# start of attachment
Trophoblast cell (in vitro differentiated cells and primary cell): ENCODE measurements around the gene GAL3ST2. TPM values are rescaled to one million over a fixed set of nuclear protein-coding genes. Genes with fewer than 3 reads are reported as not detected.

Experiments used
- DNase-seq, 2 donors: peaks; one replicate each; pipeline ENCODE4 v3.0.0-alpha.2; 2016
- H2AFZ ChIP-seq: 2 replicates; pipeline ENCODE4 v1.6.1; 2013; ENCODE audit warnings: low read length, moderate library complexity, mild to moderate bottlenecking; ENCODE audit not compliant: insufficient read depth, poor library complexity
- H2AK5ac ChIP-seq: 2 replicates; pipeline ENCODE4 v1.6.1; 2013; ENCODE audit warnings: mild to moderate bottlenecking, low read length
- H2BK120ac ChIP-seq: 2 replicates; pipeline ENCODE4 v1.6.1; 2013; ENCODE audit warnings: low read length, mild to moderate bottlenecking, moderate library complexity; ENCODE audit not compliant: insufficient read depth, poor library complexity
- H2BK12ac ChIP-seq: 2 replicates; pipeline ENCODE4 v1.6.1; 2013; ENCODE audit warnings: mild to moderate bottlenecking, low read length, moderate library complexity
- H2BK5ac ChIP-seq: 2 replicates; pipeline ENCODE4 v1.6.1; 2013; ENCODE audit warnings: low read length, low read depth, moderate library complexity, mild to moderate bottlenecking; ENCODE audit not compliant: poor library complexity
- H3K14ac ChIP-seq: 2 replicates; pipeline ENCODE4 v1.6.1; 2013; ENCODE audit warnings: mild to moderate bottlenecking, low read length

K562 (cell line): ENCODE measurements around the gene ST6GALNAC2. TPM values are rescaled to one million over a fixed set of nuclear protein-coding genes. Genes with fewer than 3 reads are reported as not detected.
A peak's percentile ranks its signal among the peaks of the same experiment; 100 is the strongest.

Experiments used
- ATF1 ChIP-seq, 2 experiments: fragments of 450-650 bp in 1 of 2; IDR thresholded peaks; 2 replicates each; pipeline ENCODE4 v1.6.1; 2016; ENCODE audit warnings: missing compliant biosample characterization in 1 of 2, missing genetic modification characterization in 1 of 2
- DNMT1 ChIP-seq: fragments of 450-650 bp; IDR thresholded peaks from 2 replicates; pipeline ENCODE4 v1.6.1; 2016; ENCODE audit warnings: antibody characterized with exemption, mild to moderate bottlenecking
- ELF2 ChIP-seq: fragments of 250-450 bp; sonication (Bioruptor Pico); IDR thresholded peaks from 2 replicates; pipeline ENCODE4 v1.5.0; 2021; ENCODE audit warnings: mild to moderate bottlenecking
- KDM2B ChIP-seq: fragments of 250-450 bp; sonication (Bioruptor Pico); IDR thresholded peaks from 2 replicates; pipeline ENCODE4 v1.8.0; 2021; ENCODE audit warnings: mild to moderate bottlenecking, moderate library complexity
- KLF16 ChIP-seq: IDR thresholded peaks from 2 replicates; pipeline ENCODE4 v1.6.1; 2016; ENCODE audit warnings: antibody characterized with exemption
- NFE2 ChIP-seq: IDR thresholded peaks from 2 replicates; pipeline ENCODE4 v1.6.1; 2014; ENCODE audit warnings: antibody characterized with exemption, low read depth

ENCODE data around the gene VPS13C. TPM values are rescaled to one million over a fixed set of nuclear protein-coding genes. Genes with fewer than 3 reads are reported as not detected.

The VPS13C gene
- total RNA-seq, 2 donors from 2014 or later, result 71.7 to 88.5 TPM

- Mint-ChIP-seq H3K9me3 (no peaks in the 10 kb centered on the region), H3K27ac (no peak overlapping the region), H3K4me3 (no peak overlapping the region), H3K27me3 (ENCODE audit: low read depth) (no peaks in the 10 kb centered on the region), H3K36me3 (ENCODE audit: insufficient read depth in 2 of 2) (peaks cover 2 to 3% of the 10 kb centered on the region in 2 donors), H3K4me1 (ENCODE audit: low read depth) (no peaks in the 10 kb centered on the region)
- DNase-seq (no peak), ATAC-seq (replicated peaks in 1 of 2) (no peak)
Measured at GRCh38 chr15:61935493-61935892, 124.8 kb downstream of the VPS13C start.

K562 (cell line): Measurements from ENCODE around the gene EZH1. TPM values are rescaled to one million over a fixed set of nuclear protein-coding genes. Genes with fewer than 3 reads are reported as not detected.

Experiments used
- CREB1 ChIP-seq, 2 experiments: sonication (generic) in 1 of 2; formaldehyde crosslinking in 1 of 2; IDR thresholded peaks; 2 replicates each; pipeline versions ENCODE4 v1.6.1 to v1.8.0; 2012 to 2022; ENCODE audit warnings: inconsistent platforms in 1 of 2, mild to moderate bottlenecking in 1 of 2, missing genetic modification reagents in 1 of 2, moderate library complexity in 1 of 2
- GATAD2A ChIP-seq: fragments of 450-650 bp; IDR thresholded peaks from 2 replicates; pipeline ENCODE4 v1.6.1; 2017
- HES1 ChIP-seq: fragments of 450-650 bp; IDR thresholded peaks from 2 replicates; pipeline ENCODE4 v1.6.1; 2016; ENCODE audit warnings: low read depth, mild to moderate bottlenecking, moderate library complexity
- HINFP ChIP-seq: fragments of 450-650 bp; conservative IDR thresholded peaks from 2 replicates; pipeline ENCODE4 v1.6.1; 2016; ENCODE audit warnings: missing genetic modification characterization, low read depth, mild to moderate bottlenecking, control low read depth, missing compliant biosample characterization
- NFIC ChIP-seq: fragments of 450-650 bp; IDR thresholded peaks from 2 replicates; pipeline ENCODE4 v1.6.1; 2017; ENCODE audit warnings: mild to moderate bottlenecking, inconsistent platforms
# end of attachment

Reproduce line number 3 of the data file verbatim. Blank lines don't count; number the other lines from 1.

- DNase-seq, 2 donors: peaks; one replicate each; pipeline ENCODE4 v3.0.0-alpha.2; 2016